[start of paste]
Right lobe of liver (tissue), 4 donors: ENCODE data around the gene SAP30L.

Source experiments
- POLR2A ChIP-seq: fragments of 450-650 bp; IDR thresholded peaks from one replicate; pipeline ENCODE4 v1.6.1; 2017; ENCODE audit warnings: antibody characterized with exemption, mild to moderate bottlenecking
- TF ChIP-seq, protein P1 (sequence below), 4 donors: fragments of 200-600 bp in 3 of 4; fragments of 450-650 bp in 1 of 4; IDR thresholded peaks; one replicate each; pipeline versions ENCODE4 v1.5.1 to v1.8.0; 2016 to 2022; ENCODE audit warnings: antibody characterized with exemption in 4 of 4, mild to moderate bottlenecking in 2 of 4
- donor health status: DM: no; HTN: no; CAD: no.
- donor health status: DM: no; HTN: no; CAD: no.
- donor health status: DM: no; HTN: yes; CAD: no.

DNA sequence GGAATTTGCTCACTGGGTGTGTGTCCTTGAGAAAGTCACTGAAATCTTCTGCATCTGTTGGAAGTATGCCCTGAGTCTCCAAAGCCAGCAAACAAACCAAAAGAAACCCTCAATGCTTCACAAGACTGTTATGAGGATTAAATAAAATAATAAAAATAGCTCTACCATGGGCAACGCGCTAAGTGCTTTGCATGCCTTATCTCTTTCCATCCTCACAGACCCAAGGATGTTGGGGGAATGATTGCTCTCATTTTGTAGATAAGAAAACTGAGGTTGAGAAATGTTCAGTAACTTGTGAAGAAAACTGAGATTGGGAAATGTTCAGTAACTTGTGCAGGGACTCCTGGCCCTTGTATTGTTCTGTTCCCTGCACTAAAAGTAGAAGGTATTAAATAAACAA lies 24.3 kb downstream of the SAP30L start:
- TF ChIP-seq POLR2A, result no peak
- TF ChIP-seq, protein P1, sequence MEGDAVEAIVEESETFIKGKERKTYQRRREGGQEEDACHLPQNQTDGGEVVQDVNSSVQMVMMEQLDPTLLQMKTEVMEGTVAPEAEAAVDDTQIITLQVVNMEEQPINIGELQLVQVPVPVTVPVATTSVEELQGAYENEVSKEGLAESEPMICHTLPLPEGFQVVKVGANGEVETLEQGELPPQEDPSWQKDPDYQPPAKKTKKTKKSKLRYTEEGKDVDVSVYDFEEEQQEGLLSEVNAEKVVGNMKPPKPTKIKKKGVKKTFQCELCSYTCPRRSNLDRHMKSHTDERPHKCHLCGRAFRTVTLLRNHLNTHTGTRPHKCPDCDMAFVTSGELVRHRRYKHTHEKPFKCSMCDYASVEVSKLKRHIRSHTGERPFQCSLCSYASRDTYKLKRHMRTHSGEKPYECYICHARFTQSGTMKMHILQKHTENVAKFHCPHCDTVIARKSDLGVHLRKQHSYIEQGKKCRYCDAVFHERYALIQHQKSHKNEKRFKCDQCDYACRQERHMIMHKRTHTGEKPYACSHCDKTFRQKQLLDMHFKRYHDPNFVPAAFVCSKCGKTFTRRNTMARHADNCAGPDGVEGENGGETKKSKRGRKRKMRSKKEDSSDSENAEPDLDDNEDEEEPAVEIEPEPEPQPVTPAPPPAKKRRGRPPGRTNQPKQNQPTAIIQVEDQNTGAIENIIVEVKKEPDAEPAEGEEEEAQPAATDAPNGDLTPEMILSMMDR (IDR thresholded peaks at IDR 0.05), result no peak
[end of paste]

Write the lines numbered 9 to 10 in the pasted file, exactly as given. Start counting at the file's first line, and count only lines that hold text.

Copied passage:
- TF ChIP-seq POLR2A, result no peak
- TF ChIP-seq, protein P1, sequence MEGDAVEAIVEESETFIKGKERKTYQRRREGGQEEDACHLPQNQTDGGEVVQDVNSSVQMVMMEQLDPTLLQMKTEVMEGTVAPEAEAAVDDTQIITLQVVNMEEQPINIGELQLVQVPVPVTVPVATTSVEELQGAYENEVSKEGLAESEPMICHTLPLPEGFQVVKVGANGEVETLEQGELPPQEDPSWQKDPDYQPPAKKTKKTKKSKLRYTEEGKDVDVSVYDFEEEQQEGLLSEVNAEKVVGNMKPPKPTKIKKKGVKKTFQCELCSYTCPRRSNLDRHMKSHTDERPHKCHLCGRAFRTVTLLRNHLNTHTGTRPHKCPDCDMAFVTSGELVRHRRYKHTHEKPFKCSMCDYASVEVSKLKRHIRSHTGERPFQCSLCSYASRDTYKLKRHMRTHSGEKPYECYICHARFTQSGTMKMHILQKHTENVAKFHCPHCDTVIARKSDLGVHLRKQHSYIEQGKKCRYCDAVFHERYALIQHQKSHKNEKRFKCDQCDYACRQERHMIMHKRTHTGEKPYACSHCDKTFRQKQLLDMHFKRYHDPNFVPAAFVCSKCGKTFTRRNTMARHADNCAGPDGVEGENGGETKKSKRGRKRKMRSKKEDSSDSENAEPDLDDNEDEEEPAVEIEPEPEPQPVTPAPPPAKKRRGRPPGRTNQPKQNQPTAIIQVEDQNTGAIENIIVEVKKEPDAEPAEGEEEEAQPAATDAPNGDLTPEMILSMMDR (IDR thresholded peaks at IDR 0.05), result no peak